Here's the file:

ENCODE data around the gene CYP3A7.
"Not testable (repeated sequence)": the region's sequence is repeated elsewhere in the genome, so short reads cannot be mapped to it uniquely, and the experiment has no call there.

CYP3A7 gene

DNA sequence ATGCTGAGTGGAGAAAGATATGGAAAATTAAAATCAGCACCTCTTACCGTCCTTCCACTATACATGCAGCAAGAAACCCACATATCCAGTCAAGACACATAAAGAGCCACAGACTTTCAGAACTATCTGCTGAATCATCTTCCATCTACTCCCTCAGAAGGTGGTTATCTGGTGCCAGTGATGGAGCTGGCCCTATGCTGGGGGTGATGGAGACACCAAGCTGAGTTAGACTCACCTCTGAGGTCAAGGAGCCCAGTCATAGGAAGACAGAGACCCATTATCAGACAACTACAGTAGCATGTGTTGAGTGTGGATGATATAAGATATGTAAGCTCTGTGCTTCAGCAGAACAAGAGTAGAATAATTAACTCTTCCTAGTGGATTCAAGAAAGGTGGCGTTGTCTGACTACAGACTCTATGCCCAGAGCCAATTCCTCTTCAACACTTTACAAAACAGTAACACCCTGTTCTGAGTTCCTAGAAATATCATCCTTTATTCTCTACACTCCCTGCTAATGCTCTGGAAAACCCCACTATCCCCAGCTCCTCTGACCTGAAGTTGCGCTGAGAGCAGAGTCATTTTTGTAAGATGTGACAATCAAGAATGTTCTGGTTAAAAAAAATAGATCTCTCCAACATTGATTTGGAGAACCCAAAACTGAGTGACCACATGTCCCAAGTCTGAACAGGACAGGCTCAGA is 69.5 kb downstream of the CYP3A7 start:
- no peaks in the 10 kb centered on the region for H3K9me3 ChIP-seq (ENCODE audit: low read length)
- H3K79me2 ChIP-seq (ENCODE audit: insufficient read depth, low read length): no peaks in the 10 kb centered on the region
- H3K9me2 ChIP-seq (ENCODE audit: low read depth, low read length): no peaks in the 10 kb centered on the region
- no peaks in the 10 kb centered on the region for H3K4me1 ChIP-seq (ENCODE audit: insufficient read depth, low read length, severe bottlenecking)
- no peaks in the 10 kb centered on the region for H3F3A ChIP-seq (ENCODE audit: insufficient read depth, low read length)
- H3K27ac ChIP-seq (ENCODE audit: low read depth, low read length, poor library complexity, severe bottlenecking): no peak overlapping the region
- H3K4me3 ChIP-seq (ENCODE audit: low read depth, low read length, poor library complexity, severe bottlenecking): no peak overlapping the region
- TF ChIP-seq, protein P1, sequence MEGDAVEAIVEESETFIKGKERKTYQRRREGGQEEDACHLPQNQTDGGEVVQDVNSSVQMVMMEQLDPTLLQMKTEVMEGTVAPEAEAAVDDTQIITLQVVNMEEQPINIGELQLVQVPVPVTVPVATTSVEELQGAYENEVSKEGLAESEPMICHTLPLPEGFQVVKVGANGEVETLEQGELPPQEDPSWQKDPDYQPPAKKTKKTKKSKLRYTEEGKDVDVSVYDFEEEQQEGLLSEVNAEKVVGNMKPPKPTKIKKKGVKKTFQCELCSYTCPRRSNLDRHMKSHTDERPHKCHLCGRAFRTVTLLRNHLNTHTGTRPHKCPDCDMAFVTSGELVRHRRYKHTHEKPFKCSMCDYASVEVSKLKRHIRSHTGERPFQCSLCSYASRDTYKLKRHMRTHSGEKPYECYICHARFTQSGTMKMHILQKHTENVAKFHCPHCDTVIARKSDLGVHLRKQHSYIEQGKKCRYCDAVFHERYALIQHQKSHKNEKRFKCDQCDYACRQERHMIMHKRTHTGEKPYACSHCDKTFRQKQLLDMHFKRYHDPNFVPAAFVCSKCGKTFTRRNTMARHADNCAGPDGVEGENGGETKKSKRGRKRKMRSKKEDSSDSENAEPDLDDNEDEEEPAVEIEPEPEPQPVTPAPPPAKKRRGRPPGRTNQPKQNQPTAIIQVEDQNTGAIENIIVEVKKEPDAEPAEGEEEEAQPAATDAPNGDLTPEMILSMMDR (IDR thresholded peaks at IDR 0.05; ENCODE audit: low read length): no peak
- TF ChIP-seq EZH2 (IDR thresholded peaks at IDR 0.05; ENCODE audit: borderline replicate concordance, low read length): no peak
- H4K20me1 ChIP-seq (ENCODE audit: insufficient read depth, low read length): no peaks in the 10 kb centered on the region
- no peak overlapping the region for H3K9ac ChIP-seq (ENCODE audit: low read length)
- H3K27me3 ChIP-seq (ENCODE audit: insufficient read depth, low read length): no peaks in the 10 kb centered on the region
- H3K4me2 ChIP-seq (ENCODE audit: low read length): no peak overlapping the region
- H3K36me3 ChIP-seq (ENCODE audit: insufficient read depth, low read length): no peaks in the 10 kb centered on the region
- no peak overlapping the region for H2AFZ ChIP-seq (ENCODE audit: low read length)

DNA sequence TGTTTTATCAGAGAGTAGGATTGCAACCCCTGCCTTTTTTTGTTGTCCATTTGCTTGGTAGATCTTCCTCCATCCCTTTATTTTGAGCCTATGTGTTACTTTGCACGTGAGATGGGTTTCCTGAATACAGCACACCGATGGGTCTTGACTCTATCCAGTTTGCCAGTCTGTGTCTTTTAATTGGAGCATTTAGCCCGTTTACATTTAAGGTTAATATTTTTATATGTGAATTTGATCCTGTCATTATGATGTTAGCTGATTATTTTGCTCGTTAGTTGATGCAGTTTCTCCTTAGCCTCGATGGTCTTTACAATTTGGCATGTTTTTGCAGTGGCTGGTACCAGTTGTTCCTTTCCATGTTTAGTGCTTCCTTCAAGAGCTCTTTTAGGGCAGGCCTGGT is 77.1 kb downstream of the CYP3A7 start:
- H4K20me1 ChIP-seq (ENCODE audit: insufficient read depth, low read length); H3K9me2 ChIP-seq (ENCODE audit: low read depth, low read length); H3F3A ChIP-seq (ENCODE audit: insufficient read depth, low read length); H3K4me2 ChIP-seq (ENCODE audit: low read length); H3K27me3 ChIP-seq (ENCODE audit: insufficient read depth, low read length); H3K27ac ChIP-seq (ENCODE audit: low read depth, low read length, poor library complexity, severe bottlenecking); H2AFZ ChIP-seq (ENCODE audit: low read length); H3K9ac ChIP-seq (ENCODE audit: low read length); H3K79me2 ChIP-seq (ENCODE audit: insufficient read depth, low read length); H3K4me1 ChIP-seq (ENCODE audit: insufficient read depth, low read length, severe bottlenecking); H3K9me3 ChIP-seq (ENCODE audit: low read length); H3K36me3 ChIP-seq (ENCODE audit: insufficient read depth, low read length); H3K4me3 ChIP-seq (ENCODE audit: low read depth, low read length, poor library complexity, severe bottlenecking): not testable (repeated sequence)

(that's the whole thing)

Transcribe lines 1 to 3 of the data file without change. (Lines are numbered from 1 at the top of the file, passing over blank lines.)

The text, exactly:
ENCODE data around the gene CYP3A7.
"Not testable (repeated sequence)": the region's sequence is repeated elsewhere in the genome, so short reads cannot be mapped to it uniquely, and the experiment has no call there.

CYP3A7 gene